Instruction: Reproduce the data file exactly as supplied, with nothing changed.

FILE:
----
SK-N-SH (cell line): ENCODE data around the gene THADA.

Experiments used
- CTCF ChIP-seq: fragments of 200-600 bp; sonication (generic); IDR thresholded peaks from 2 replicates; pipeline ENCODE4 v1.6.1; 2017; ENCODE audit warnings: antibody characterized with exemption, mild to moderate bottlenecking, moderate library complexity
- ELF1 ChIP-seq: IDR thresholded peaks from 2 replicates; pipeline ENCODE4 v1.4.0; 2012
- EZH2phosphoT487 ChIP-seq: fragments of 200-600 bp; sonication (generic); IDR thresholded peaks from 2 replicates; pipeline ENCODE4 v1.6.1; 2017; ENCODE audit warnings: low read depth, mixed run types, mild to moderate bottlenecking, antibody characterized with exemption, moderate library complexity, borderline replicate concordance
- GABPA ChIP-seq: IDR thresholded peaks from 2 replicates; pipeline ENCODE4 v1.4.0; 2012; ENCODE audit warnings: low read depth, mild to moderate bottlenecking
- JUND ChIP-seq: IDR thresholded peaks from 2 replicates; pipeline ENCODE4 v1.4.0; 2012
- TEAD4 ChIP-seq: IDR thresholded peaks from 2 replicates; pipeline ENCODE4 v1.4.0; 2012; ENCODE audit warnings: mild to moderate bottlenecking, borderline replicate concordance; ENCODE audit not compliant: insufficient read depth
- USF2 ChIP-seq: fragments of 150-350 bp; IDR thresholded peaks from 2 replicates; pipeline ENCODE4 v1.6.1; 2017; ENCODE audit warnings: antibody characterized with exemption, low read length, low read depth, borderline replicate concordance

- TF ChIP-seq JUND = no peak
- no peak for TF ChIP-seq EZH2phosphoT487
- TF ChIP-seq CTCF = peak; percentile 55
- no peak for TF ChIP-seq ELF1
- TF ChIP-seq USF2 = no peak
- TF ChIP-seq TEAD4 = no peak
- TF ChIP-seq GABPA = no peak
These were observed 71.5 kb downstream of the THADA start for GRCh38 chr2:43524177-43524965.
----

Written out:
SK-N-SH (cell line): ENCODE data around the gene THADA.

Experiments used
- CTCF ChIP-seq: fragments of 200-600 bp; sonication (generic); IDR thresholded peaks from 2 replicates; pipeline ENCODE4 v1.6.1; 2017; ENCODE audit warnings: antibody characterized with exemption, mild to moderate bottlenecking, moderate library complexity
- ELF1 ChIP-seq: IDR thresholded peaks from 2 replicates; pipeline ENCODE4 v1.4.0; 2012
- EZH2phosphoT487 ChIP-seq: fragments of 200-600 bp; sonication (generic); IDR thresholded peaks from 2 replicates; pipeline ENCODE4 v1.6.1; 2017; ENCODE audit warnings: low read depth, mixed run types, mild to moderate bottlenecking, antibody characterized with exemption, moderate library complexity, borderline replicate concordance
- GABPA ChIP-seq: IDR thresholded peaks from 2 replicates; pipeline ENCODE4 v1.4.0; 2012; ENCODE audit warnings: low read depth, mild to moderate bottlenecking
- JUND ChIP-seq: IDR thresholded peaks from 2 replicates; pipeline ENCODE4 v1.4.0; 2012
- TEAD4 ChIP-seq: IDR thresholded peaks from 2 replicates; pipeline ENCODE4 v1.4.0; 2012; ENCODE audit warnings: mild to moderate bottlenecking, borderline replicate concordance; ENCODE audit not compliant: insufficient read depth
- USF2 ChIP-seq: fragments of 150-350 bp; IDR thresholded peaks from 2 replicates; pipeline ENCODE4 v1.6.1; 2017; ENCODE audit warnings: antibody characterized with exemption, low read length, low read depth, borderline replicate concordance

- TF ChIP-seq JUND = no peak
- no peak for TF ChIP-seq EZH2phosphoT487
- TF ChIP-seq CTCF = peak; percentile 55
- no peak for TF ChIP-seq ELF1
- TF ChIP-seq USF2 = no peak
- TF ChIP-seq TEAD4 = no peak
- TF ChIP-seq GABPA = no peak
These were observed 71.5 kb downstream of the THADA start for GRCh38 chr2:43524177-43524965.